"Netherlandish Proverbs (also called Flemish Proverbs, The Blue Cloak or The Topsy Turvy World) is a 1559 oil-on-oak-panel painting by Pieter Bruegel the Elder, which depicts a land populated with literal renditions ofDutch/Flemish proverbs of the day. The picture is overflowing with references and most of the representations can still be identified; while many of the proverbs have either been forgotten or never made the transition to the English language, some are still in use. Proverbs were popular during Bruegel's time: a number of collections were published including a famous work by Erasmus. Frans Hogenberg had produced an engraving illustrating about 40 proverbs in around 1558 and Bruegel himself had painted a collection of Twelve Proverbs on individual panels by 1558 and had also produced Big Fish Eat Little Fish in 1556, but Netherlandish Proverbs is thought to be the first large scale painting on the theme. Rabelais depicted a land of proverbs in his novel Pantagruel soon after in 1564.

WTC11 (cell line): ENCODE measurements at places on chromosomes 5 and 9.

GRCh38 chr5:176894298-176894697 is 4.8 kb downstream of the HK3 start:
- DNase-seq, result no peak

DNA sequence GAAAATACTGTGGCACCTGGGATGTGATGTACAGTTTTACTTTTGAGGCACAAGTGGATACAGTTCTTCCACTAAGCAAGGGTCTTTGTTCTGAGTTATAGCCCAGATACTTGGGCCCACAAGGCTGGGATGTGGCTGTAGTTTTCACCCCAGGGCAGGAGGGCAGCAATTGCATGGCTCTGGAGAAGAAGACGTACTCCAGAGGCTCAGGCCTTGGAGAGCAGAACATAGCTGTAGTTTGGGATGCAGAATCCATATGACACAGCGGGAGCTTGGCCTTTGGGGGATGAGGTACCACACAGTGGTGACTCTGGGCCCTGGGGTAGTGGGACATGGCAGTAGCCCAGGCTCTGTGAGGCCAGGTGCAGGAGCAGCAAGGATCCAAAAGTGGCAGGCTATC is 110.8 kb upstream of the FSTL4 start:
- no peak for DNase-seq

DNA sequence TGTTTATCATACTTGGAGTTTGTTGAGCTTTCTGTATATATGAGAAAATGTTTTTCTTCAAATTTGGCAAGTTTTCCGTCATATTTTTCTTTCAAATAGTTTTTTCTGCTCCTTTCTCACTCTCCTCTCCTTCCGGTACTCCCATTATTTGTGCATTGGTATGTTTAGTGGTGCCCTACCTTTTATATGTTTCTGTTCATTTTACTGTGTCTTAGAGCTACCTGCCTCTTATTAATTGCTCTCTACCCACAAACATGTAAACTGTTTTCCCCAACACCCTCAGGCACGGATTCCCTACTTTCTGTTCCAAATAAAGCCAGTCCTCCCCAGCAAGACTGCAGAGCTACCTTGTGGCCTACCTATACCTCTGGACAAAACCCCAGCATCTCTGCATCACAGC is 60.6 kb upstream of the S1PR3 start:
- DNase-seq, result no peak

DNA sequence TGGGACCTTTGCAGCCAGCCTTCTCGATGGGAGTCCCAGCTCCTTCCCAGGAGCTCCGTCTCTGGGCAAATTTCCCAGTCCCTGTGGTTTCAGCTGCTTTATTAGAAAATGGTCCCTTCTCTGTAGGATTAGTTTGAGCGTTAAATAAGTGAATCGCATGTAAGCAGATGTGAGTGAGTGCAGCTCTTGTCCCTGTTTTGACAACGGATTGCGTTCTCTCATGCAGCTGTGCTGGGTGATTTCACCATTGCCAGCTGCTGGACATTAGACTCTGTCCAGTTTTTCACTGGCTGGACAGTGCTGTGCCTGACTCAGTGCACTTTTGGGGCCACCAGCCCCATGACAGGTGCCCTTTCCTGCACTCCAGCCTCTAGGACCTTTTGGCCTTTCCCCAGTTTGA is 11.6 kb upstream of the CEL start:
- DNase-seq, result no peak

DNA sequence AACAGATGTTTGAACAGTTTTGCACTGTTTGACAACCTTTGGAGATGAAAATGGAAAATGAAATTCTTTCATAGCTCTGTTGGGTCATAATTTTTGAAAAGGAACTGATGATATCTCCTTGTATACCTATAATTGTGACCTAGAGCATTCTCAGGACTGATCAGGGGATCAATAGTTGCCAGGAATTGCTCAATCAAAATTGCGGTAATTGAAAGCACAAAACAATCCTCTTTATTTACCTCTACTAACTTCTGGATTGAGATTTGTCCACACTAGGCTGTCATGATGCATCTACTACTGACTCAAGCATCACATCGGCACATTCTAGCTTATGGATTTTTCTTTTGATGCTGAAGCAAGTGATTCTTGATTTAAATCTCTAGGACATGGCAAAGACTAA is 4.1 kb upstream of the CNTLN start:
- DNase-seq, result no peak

Bruegel's paintings have themes of the absurdity, wickedness and foolishness of mankind, and this painting is no exception. The picture was originally entitled The Blue Cloak or The Folly of the World which indicates he was not intending to produce a mere collection of proverbs but rather a study of human stupidity. Many of the people depicted show the characteristic blank features which Bruegel used to portray fools. His son, Pieter Brueghel the Younger, specialised in making copies of his father's work, and painted up to twenty copies of Netherlandish Proverbs. Not all versions of the painting, by father or son, show exactly the same proverbs, also differing in other details."
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